• Publication
    Predicting the Outcome of Marketing Negotiations: Role-Playing versus Unaided Opinions
    (1989) Armstrong, J. Scott; Hutcherson, Philip D
    Role-playing and unaided opinions were used to forecast the outcome of three negotiations. Consistent with prior research, role-playing yielded more accurate predictions. In two studies on marketing negotiations, the predictions based on role-playing were correct for 53% of the predictions while unaided opinions were correct for only 7% (p < 0.001).
  • Publication
    Portfolio Planning Methods: Faulty Approach or Faulty Research? A Rejoinder to "Making Better Decisions" by Wensley
    (1994) Armstrong, J. Scott; Brodie, Roderick J
    Wensley (1994) makes three key points. First, it is worthwhile to conduct empirical studies of the value of management techniques. Second, managers probably misuse portfolio methods. Third, the Armstrong and Brodie study is flawed. We agree with all three points.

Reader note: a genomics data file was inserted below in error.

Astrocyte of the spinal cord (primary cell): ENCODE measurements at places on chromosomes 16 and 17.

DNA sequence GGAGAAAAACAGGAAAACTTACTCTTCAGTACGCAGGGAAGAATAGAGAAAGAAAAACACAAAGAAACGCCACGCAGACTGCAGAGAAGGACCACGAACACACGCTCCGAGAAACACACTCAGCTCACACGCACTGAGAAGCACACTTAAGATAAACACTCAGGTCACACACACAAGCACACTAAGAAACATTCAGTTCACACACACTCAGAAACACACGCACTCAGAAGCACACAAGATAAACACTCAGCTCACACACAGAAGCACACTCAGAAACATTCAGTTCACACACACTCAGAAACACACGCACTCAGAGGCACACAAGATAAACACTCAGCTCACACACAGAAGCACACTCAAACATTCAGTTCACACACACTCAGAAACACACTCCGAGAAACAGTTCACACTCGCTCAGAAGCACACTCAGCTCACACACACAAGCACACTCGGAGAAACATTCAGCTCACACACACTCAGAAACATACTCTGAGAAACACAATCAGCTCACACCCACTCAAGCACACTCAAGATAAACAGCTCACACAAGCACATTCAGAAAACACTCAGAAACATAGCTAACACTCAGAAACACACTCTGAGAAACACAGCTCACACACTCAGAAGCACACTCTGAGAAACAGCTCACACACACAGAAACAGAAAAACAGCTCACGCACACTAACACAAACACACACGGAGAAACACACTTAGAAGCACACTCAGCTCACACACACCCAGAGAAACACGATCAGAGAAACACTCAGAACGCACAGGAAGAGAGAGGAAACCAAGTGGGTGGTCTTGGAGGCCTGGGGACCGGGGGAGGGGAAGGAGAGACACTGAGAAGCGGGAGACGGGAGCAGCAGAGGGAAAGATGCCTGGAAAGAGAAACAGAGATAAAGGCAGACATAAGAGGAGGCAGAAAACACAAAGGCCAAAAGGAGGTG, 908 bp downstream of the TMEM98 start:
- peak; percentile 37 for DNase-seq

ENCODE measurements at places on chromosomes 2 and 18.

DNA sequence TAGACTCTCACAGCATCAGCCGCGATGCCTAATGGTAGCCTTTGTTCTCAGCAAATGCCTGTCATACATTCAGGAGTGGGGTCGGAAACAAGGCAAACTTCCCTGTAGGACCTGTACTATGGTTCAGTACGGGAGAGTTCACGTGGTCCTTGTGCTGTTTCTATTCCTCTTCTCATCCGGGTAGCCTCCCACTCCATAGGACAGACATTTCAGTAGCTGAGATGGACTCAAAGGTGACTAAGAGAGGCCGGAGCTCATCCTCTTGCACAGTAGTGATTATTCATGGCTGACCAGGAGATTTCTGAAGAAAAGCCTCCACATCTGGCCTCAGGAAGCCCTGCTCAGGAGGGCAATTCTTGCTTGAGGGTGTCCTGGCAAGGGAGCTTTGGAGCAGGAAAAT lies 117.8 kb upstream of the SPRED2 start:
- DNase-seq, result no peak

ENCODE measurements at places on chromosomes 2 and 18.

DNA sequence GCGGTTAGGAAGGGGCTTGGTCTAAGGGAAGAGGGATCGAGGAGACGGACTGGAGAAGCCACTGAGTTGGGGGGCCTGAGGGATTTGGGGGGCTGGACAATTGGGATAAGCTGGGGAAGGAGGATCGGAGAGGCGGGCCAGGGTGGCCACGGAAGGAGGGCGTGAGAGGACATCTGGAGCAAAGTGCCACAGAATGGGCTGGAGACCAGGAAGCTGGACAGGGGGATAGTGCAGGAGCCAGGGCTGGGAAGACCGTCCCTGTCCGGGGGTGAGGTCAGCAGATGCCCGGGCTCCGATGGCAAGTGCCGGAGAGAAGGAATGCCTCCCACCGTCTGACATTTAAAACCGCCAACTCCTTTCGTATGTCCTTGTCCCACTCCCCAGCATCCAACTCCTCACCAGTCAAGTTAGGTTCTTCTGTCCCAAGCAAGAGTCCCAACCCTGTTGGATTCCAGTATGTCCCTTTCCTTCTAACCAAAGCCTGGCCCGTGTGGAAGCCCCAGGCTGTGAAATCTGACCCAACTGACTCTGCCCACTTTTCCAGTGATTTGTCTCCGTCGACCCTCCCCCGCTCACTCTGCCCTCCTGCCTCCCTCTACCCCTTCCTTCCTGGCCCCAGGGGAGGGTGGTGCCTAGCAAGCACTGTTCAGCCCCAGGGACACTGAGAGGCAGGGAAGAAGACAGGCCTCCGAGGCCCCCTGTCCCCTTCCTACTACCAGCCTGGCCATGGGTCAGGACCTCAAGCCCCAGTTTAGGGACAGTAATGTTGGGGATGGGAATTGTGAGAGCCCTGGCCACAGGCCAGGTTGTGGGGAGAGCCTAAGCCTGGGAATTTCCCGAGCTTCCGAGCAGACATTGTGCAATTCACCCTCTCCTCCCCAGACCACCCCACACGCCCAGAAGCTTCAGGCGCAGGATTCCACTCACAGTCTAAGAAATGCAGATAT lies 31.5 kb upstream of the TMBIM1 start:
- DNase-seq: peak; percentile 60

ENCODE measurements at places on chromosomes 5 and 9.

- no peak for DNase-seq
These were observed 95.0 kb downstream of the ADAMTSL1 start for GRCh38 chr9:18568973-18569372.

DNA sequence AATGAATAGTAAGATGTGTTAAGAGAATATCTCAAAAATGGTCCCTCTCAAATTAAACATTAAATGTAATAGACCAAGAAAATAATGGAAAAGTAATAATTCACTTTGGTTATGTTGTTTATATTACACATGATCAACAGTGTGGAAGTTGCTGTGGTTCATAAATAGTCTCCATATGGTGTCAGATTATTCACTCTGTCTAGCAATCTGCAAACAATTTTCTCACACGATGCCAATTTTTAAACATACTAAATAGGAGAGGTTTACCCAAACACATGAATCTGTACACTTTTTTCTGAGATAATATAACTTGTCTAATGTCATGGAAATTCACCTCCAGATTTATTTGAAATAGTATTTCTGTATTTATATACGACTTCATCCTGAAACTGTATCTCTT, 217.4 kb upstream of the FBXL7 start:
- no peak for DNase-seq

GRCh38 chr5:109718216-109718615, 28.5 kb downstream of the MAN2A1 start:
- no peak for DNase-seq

• Publication
    Review of Alfie Kohn, No Contest: The Case Against Competition
    (1988-10-01) Armstrong, J. Scott
    Kohn's No Contest reviews empirical research on competition. In fact, much work has been done to determine whether competition is better than cooperation and some work has compared competition with doing the best for oneself. The research comes from many fields, but primarily from education, sports, the performing arts,and psychology. The results have been consistent, clear-cut, and surprising: competition typically results in less creativity, poorer performance, and reduced satisfaction.
  • Publication
    Review of Scott Plous, The Psychology of Judgment and Decision Making
    (1994-07-01) Armstrong, J. Scott
    Where can one find basic marketing principles? Up to now, my favorite source has been Influence(Cialdini 1984, 1993). In The Psychology of Judgment and Decision Making, Plous (rhymes with house) adds to Cialdini by summarizing important principles in an effective manner. The book contains a wonderful selection of the classic studies on psychology. These are organized into six sections: (1) perception, memory, and context; (2) how questions affect answers; (3) models of decision making; (43 heuristics and biases; (5) the social side of judgment and decision making; and (6) common traps.